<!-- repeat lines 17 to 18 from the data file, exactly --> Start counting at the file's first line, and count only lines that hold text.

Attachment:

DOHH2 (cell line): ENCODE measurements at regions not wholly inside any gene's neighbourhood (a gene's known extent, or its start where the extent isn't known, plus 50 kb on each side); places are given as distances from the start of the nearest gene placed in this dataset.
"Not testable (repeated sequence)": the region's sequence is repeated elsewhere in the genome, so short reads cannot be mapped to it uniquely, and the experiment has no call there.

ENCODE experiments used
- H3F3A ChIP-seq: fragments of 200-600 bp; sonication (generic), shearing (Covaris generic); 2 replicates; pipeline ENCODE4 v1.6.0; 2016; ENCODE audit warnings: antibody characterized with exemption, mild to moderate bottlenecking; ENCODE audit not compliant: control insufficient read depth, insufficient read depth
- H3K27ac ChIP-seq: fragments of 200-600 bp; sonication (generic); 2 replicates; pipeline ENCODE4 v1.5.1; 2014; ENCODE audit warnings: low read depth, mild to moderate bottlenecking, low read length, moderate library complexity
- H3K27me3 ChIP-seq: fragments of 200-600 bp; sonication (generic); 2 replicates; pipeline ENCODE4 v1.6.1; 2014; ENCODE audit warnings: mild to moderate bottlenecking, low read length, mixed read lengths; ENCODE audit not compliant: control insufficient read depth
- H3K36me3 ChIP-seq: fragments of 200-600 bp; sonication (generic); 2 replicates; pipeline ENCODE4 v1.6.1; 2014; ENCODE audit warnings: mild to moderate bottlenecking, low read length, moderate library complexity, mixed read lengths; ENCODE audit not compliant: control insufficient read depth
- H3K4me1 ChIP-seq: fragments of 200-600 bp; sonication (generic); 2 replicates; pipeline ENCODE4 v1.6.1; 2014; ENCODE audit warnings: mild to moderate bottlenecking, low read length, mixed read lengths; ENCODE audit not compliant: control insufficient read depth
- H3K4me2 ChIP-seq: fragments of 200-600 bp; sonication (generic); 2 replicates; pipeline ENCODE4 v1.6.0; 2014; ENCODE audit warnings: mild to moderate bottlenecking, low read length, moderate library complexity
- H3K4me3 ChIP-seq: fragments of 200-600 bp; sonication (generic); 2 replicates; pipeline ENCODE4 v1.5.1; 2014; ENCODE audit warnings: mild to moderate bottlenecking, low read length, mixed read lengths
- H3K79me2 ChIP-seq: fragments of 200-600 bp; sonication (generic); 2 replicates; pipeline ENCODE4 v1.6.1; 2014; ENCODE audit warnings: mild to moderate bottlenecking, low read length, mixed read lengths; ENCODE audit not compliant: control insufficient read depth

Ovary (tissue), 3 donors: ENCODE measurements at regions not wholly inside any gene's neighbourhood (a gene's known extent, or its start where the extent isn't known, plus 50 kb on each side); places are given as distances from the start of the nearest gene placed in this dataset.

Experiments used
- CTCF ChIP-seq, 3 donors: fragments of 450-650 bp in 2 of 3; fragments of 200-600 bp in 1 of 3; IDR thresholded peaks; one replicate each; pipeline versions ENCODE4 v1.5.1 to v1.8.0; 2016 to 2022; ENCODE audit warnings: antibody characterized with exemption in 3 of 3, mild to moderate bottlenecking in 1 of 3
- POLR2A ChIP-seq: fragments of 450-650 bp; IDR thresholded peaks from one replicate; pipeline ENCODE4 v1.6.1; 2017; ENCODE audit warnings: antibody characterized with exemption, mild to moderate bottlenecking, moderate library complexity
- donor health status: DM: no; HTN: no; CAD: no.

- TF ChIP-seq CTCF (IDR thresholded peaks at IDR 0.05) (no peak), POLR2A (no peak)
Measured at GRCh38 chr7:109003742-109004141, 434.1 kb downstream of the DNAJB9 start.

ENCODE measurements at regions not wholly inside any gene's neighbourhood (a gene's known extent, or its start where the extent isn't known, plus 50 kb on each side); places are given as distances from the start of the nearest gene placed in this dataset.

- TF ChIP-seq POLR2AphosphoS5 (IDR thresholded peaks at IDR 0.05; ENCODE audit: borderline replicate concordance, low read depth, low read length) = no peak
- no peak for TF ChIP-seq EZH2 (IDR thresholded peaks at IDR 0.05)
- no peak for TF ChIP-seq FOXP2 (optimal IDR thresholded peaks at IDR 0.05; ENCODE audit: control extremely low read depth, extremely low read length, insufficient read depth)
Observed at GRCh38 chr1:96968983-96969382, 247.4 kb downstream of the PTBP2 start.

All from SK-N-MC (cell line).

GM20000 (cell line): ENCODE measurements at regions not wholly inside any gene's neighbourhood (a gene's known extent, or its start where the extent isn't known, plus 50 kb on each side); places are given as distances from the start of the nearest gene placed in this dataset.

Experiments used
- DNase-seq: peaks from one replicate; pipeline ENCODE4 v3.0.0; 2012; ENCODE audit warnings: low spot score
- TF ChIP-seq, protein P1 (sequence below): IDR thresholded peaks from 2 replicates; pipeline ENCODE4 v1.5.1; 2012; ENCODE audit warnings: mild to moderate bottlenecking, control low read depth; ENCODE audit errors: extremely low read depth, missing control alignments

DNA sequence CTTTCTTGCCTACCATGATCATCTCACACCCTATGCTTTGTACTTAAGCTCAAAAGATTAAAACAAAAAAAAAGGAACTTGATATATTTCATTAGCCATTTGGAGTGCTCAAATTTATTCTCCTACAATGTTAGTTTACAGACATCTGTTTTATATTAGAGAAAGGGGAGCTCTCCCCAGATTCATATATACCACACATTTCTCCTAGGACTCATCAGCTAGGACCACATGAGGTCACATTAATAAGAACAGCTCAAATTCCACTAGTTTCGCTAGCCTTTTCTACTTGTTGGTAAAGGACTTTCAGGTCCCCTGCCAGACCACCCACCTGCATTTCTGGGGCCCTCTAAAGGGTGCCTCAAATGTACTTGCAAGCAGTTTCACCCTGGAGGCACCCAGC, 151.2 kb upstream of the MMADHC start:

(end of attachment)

- TF ChIP-seq CTCF (IDR thresholded peaks at IDR 0.05) (no peak), POLR2A (no peak)
Measured at GRCh38 chr7:109003742-109004141, 434.1 kb downstream of the DNAJB9 start.